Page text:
DIY:  Build a Professional Wine Cellar on the Cheap

DIY: Build a Professional Wine Cellar on the Cheap

Wine cellars are a great addition to any basement.  Storing wine correctly is necessary to keep it in optimal condition, and to protect your investment.  Hiring a contractor to build you one can be expensive.  Here is an easy and low cost method to turn that extra small room in the basement into an awesome wine cellar.

Step 1 - Locate a small room in your basement

The ideal room will be located adjacent to a mechanical room or storage room, which will allow you to use the easy and effective cooling solution described later.  

Step 2 - Prepare the room for conversion into a wine cellar

Be sure all walls of the room are already insulated to ensure effective cooling retention.  If insulation is required, cellulose insulation can be blown into the walls by renting the machine from Home Depot.  Alternatively, you can stuff the walls by hand.  We recommend using GreenFiber low dust cellulose insulation, as it is environmentally friendly, easy to work with, and non-itch.  Once insulation is complete, patch any holes you may have made and paint the walls your preferred color.

For the floor, remove any existing carpet and clean the concrete thoroughly.  Paint the floor with masonry grade paint to avoid future peeling.  These paints come in many styles and formats, so use whichever you prefer.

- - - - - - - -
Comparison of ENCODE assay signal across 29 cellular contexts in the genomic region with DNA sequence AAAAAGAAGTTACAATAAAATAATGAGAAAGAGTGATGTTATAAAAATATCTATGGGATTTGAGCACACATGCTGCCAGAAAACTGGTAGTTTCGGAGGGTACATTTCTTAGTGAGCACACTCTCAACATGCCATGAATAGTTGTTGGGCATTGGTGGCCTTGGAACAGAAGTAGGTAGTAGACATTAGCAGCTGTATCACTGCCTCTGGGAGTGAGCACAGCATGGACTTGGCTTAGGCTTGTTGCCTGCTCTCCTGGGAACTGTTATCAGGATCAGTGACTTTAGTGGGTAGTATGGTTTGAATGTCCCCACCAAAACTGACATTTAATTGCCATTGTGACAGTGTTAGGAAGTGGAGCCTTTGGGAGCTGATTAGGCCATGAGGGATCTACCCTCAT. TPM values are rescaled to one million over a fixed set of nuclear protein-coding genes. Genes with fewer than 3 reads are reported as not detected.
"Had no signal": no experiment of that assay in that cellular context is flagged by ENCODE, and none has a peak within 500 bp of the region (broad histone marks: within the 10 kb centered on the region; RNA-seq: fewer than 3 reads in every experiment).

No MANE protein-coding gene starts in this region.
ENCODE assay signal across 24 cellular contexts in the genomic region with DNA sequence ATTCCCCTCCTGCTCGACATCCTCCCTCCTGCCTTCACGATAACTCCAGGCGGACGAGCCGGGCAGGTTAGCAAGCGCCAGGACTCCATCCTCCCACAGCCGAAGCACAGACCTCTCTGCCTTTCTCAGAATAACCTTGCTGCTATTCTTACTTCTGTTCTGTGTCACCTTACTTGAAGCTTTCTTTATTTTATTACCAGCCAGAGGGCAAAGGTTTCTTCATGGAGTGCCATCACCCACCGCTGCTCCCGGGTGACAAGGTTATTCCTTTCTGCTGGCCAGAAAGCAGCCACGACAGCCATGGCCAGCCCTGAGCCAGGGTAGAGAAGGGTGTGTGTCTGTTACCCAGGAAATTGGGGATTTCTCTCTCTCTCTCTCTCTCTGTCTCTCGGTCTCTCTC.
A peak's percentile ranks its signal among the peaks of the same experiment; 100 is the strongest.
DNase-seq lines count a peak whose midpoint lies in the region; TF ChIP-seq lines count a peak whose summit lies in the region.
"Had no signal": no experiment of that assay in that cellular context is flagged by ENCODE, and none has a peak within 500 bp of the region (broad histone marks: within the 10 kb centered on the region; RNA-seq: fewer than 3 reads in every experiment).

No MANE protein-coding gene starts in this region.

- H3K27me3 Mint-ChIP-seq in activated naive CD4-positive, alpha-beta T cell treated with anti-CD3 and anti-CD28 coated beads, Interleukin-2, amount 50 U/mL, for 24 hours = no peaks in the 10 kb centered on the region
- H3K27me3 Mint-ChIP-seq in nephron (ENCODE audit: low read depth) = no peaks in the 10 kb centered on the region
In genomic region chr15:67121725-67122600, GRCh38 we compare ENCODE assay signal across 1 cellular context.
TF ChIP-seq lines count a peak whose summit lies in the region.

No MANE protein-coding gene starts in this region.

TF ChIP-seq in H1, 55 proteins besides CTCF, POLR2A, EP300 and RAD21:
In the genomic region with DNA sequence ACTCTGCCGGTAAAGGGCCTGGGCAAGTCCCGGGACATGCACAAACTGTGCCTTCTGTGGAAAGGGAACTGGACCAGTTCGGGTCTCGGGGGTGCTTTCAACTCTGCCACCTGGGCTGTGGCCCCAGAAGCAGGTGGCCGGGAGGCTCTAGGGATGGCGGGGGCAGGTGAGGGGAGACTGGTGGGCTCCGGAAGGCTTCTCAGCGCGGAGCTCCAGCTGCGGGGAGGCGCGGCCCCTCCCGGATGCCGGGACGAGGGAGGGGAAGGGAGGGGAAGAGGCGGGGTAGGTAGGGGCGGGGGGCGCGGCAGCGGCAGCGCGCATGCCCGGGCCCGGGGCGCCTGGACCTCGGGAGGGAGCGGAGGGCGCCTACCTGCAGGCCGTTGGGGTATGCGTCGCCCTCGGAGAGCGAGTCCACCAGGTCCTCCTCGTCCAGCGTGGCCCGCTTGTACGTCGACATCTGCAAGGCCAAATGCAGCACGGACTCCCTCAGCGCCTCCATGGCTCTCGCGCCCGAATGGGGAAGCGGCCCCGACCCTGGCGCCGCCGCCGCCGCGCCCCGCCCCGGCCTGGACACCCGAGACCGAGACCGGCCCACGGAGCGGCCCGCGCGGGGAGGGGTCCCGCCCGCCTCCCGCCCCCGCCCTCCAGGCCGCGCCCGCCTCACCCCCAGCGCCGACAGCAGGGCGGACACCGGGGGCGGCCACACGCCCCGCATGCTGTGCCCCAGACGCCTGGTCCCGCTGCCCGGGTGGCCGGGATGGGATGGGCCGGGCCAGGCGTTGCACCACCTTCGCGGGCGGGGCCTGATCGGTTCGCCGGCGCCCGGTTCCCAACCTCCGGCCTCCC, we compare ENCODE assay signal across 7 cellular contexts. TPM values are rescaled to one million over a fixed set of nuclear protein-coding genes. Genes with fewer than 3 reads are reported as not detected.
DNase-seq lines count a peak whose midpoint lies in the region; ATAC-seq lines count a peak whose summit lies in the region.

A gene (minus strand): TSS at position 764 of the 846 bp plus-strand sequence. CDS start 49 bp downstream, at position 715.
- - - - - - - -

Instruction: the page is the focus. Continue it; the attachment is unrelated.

Seal the door with simple weatherstripping around the jams, and at the bottom.  This will increase energy efficiency.  For even more energy efficiency and style, line the inside of the door with old bottle corks.  Cork is a great insulator.

Step 3 - Install a cooling unit

Through the wall cooling units can be easily installed without running additional HVAC ducts or vents.  There are several different manufacturers, but our favorite is made by Wine Guardian as it monitors both temperature and humidity.  It offers sleek design and quiet operation that is best in class (only 55 dba).  The unit weighs only 60lbs, allowing it to be easily installed into a single wall support bracket.  It is commercial grade with all aluminum and corrosion free components.  Typical basement humidity is usually sufficient, but Wine Guardian offers add on solutions should humidity modification be necessary.   www.wineguardian.com

Step 4 - Install wine racks

There is no need to hire a carpenter to build wine racks from scratch.  Several manufacturers offer wine rack kits that can be assembled with a simple screwdriver and cordless drill.  Our favorite is Vinogrotto, manufacturer of beautiful USA made wine rack kits at affordable prices.  There are lots of options including racks, tables, shelves, and bins.  Importantly, the bottle slots are large enough to accommodate oversize or wide bottles like Turley.  Customers can choose between natural Grade A pine or redwood racks.  Watch the website for direct sales that offer additional savings.  www.vinogrotto.com.

Set the cooling unit to anywhere between 55 F and 59 F, and maintain a constant temperature to ensure minimal expansion or contraction of the corks.  Humidity anywhere between 40 and 60 percent is optimal.  Typically you can achieve these levels without additional components by adjusting your current humidifier.  Be sure there is not too much humidity, as it may cause peeling on some wine bottle labels.

You're done!  Enjoy that new wine cellar and take pride in the fact that you just saved a ton of money by doing it yourself.

More wine discussion coming soon to the blog at www.selloproducts.com

Sello Wine Preserver.  Essence...simply preserved.  Purchase now at www.selloproducts.com

Pictured above:  Wine cellar with Wine Guardian through the wall cooling unit and Vinogrotto racks in Redwood.  Wall color is DKC-28 in eggshell (Donald Kaufman Paints).

 

 

 

 

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